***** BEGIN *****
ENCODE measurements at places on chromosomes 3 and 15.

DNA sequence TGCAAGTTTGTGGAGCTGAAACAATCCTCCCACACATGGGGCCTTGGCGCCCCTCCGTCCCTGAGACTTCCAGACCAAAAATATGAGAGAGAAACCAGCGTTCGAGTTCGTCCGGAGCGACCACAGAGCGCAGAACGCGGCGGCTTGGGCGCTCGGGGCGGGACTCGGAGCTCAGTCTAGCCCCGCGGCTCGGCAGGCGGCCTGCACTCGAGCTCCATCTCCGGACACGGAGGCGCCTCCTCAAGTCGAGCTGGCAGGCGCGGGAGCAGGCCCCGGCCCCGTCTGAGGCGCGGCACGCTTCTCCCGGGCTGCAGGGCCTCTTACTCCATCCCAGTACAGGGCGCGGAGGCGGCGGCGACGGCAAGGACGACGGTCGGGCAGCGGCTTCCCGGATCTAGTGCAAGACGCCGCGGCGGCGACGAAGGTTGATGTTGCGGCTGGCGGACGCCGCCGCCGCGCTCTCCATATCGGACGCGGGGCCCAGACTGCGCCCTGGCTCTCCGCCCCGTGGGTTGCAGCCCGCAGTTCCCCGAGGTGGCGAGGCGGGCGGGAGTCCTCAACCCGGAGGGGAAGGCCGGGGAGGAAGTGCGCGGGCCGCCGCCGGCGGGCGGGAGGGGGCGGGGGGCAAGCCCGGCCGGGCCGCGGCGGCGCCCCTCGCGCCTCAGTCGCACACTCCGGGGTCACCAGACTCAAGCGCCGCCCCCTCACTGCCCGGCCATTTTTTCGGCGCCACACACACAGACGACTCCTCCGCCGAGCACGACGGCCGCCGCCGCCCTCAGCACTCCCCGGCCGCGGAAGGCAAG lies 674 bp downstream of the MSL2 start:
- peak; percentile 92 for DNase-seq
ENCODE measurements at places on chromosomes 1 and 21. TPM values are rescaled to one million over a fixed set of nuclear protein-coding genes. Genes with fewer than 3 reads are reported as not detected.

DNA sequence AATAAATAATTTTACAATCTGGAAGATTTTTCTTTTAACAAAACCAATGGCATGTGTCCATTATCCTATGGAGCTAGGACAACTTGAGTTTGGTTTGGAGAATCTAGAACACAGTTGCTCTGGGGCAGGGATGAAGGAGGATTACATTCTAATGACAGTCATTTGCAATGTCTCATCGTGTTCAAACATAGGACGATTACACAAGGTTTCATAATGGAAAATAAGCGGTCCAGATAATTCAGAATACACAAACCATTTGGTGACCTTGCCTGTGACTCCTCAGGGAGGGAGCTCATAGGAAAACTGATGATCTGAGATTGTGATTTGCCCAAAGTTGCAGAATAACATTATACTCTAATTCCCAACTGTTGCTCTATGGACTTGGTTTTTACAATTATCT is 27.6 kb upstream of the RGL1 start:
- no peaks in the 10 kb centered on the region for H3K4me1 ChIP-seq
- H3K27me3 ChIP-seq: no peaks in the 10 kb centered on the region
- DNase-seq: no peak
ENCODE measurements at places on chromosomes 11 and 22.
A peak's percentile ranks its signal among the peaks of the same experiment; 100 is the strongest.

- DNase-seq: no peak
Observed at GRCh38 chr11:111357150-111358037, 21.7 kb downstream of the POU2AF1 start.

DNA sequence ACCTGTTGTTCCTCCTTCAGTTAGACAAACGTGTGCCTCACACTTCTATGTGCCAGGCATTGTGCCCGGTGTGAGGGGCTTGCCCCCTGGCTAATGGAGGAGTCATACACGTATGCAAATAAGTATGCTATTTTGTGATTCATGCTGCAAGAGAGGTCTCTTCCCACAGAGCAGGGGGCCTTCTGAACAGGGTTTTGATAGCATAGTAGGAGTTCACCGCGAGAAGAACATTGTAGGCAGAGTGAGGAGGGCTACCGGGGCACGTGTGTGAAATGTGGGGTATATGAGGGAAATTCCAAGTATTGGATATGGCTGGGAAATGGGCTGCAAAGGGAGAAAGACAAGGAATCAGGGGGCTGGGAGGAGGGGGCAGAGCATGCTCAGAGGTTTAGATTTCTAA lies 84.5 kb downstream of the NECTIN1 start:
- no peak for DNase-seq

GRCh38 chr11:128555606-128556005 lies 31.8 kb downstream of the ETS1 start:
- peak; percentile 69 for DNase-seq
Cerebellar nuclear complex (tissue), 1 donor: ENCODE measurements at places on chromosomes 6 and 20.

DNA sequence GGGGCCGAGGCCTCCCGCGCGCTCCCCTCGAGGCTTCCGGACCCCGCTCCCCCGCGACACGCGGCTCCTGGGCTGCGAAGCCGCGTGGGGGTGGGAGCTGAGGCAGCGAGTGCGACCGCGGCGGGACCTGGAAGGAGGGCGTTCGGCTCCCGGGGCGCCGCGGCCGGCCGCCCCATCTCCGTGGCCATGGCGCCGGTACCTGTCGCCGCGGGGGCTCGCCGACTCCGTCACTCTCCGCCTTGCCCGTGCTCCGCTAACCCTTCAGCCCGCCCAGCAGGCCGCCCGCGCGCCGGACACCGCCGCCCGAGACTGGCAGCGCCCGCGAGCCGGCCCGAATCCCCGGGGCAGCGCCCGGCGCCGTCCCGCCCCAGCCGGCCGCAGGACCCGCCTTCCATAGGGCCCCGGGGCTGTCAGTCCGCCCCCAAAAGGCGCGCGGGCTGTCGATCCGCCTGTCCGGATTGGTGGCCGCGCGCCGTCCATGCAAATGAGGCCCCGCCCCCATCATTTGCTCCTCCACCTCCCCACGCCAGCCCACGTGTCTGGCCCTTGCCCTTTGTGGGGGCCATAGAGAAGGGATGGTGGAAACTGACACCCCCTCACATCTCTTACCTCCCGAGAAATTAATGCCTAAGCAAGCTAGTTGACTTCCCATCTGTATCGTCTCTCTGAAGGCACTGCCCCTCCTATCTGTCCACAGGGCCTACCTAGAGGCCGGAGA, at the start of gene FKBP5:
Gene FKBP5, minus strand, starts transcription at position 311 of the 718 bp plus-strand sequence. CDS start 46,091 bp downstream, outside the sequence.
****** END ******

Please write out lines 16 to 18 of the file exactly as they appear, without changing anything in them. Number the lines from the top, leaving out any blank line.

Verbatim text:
- peak; percentile 69 for DNase-seq
Cerebellar nuclear complex (tissue), 1 donor: ENCODE measurements at places on chromosomes 6 and 20.

DNA sequence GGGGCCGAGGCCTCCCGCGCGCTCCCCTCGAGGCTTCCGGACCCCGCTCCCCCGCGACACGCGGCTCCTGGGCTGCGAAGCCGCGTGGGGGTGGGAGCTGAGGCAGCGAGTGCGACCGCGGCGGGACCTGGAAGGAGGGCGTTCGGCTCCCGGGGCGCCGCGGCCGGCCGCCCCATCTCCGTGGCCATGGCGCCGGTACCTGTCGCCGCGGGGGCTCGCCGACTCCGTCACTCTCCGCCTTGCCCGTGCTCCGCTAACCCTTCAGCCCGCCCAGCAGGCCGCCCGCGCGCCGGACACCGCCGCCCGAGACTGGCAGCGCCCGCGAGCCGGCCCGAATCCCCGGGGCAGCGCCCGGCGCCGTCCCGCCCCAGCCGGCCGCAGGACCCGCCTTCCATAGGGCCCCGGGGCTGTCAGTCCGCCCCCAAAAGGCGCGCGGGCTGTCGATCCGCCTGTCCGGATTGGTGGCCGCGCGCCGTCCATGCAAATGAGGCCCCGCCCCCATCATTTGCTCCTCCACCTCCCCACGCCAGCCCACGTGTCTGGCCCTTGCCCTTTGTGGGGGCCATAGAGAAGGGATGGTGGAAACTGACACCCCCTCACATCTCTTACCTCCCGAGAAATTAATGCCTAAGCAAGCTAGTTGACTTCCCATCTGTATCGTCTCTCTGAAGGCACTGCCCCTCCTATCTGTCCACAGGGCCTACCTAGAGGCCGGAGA, at the start of gene FKBP5: